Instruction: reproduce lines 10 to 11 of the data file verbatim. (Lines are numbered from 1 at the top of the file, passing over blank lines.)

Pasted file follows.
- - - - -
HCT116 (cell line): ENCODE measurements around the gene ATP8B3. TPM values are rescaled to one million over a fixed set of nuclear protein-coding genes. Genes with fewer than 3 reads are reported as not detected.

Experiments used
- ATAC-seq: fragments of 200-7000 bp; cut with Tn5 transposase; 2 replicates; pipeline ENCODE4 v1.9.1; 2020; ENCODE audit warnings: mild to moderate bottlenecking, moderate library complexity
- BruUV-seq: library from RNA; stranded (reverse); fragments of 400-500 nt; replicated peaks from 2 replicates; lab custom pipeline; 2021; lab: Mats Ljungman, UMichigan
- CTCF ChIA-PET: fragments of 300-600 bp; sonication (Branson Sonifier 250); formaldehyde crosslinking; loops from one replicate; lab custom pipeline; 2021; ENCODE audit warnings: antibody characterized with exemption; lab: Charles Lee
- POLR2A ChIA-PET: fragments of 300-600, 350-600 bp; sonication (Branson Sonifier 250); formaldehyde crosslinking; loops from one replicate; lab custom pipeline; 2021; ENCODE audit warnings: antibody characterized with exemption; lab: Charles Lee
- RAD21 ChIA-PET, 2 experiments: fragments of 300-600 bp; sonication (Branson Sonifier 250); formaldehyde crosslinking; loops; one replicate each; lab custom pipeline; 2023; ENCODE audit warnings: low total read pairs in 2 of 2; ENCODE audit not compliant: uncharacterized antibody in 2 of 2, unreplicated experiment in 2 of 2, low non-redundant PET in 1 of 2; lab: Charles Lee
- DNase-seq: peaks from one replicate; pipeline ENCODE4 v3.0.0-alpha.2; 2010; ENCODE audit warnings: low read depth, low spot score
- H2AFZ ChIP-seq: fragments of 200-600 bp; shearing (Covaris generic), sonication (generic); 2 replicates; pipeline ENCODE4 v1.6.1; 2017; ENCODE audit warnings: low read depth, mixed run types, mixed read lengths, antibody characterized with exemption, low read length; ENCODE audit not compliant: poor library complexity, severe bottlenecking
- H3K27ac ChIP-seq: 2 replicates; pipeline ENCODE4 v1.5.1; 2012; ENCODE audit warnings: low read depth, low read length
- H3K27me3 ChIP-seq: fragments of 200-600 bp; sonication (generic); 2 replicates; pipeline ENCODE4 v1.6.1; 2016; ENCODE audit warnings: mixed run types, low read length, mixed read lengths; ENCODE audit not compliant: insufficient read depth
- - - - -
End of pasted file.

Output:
- H3K27ac ChIP-seq: 2 replicates; pipeline ENCODE4 v1.5.1; 2012; ENCODE audit warnings: low read depth, low read length
- H3K27me3 ChIP-seq: fragments of 200-600 bp; sonication (generic); 2 replicates; pipeline ENCODE4 v1.6.1; 2016; ENCODE audit warnings: mixed run types, low read length, mixed read lengths; ENCODE audit not compliant: insufficient read depth